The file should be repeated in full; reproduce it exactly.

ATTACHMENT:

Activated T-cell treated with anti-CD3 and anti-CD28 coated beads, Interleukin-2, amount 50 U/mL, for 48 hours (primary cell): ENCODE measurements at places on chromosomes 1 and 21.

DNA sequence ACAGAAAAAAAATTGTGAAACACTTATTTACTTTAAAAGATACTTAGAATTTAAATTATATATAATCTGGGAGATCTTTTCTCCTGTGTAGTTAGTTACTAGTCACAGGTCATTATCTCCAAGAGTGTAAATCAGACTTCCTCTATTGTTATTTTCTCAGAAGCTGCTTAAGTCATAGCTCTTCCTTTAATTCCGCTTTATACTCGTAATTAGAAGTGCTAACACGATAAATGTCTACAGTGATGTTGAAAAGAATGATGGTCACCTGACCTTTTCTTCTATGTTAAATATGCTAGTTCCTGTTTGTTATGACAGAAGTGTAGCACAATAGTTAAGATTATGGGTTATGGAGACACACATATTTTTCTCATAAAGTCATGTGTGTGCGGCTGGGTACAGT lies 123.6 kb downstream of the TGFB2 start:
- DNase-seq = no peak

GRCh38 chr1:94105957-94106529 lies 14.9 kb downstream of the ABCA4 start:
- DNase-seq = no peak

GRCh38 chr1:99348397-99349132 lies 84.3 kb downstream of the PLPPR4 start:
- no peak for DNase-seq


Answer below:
Activated T-cell treated with anti-CD3 and anti-CD28 coated beads, Interleukin-2, amount 50 U/mL, for 48 hours (primary cell): ENCODE measurements at places on chromosomes 1 and 21.

DNA sequence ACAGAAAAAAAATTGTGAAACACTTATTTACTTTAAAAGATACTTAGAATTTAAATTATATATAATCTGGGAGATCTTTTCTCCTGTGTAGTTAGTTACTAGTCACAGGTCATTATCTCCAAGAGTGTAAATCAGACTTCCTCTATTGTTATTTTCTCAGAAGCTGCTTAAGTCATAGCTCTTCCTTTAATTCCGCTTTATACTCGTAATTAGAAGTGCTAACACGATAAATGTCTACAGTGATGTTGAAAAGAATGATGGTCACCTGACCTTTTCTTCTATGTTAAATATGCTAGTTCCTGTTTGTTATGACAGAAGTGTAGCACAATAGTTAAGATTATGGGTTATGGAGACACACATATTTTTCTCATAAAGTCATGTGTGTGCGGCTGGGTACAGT lies 123.6 kb downstream of the TGFB2 start:
- DNase-seq = no peak

GRCh38 chr1:94105957-94106529 lies 14.9 kb downstream of the ABCA4 start:
- DNase-seq = no peak

GRCh38 chr1:99348397-99349132 lies 84.3 kb downstream of the PLPPR4 start:
- no peak for DNase-seq